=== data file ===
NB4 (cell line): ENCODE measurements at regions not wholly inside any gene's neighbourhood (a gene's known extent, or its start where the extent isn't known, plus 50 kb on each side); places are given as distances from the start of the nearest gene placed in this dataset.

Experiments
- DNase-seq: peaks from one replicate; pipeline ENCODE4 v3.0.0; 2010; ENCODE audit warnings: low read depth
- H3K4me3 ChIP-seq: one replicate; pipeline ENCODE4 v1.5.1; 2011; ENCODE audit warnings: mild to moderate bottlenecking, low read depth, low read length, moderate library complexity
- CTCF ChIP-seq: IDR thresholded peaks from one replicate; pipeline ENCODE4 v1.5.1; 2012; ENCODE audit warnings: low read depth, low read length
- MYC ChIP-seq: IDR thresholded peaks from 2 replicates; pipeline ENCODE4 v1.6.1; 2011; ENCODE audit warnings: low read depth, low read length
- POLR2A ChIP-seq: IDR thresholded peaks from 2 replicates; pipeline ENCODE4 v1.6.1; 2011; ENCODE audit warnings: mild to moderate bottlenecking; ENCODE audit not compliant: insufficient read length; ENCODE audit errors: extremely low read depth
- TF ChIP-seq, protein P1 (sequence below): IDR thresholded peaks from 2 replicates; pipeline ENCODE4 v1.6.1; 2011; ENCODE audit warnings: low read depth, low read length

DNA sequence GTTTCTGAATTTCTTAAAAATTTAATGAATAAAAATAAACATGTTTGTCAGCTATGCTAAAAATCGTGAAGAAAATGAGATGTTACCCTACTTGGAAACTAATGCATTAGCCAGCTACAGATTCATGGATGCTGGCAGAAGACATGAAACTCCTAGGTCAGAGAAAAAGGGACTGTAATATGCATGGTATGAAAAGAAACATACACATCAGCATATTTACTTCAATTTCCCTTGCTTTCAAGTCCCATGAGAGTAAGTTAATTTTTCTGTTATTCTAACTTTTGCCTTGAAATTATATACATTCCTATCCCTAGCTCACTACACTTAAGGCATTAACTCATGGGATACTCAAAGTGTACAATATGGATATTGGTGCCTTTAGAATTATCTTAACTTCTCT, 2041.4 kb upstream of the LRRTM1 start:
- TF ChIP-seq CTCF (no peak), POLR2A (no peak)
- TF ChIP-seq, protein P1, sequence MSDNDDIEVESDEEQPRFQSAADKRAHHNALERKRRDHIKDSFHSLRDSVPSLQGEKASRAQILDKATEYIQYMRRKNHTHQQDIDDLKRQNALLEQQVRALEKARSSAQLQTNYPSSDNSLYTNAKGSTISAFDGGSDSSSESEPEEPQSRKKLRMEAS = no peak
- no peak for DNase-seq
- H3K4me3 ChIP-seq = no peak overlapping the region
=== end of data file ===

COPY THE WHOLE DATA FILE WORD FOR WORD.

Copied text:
NB4 (cell line): ENCODE measurements at regions not wholly inside any gene's neighbourhood (a gene's known extent, or its start where the extent isn't known, plus 50 kb on each side); places are given as distances from the start of the nearest gene placed in this dataset.

Experiments
- DNase-seq: peaks from one replicate; pipeline ENCODE4 v3.0.0; 2010; ENCODE audit warnings: low read depth
- H3K4me3 ChIP-seq: one replicate; pipeline ENCODE4 v1.5.1; 2011; ENCODE audit warnings: mild to moderate bottlenecking, low read depth, low read length, moderate library complexity
- CTCF ChIP-seq: IDR thresholded peaks from one replicate; pipeline ENCODE4 v1.5.1; 2012; ENCODE audit warnings: low read depth, low read length
- MYC ChIP-seq: IDR thresholded peaks from 2 replicates; pipeline ENCODE4 v1.6.1; 2011; ENCODE audit warnings: low read depth, low read length
- POLR2A ChIP-seq: IDR thresholded peaks from 2 replicates; pipeline ENCODE4 v1.6.1; 2011; ENCODE audit warnings: mild to moderate bottlenecking; ENCODE audit not compliant: insufficient read length; ENCODE audit errors: extremely low read depth
- TF ChIP-seq, protein P1 (sequence below): IDR thresholded peaks from 2 replicates; pipeline ENCODE4 v1.6.1; 2011; ENCODE audit warnings: low read depth, low read length

DNA sequence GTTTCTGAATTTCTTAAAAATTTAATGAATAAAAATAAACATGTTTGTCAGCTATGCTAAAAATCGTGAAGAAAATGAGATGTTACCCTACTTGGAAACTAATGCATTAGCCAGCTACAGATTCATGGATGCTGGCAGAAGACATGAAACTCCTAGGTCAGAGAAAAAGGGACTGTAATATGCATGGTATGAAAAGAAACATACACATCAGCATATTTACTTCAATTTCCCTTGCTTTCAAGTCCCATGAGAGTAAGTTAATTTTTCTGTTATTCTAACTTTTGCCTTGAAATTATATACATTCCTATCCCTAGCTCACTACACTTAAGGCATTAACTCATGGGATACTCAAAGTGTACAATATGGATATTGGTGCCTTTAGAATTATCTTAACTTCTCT, 2041.4 kb upstream of the LRRTM1 start:
- TF ChIP-seq CTCF (no peak), POLR2A (no peak)
- TF ChIP-seq, protein P1, sequence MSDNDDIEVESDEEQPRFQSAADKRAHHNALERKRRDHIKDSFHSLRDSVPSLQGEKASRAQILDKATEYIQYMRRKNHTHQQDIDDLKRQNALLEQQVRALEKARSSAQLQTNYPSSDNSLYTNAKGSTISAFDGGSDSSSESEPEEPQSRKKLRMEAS = no peak
- no peak for DNase-seq
- H3K4me3 ChIP-seq = no peak overlapping the region